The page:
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Ecological traps occur where species are attracted to use a resource that exposes them to greater than normal risk of mortality or reproductive failure. We observed complete failure of Hooded Oriole (Icterus cucullatus) nests in streetlights in a south Texas suburb where use of such nest sites was relatively common. This is of concern as streetlights functioned essentially as traps: orioles built their nests within them but all these nests failed, evidently because the eggs were exposed to lethal temperatures. Moreover, Hooded Oriole nesting success on all other substrates in this area was low (31%, n -- 69). Therefore, sufficient time for multiple nesting at- tempts is an important component of the oriole's reproductive success, and time lost to nesting attempts in streetlights, with no chance for success, imparts reproductive costs beyond egg losses. Deterring orioles from nesting in streetlights may increase the potential for subsequent nest attempts on more productive substrates. A simple screen installed as a barrier blocking the opening in the shades beneath the lightbulbs eliminates this unnecessary source of nest failure.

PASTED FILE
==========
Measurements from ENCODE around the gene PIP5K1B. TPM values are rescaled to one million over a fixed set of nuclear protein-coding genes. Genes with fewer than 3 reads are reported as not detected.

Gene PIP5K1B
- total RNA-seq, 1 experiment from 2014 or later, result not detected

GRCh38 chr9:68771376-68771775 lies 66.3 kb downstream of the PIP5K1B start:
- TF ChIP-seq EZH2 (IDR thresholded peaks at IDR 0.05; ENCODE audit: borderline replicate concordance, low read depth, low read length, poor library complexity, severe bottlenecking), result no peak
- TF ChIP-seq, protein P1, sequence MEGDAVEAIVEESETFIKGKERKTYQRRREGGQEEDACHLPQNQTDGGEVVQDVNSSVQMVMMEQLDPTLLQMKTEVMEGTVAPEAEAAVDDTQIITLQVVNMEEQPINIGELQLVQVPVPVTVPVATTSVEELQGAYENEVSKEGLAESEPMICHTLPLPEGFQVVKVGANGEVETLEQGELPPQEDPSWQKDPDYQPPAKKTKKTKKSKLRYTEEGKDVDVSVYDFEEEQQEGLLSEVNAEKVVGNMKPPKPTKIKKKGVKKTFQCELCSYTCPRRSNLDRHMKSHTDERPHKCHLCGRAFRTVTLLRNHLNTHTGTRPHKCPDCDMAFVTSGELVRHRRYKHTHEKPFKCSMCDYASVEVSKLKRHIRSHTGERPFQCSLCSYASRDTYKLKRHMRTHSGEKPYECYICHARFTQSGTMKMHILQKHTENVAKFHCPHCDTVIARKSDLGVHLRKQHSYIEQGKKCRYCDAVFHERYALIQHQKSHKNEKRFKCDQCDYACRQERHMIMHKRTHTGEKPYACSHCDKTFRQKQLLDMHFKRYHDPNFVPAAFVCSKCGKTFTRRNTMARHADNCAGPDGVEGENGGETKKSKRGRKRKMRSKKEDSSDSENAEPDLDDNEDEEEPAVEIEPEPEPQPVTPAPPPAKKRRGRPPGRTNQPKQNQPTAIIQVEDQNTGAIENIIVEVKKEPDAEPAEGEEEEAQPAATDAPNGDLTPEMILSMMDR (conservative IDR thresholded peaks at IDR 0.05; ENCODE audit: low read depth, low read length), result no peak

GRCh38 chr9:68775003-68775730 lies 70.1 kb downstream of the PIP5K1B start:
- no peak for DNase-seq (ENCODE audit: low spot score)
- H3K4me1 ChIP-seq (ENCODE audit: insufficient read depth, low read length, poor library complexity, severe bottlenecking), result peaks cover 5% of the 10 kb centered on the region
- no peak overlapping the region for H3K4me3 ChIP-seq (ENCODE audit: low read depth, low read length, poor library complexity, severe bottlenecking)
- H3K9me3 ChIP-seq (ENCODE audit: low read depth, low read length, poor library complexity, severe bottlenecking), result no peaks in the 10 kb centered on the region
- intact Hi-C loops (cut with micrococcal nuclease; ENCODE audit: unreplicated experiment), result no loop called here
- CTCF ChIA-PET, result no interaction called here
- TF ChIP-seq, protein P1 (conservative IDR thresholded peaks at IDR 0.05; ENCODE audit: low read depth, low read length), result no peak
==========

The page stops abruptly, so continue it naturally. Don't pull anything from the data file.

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Western Birds

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Biology Commons



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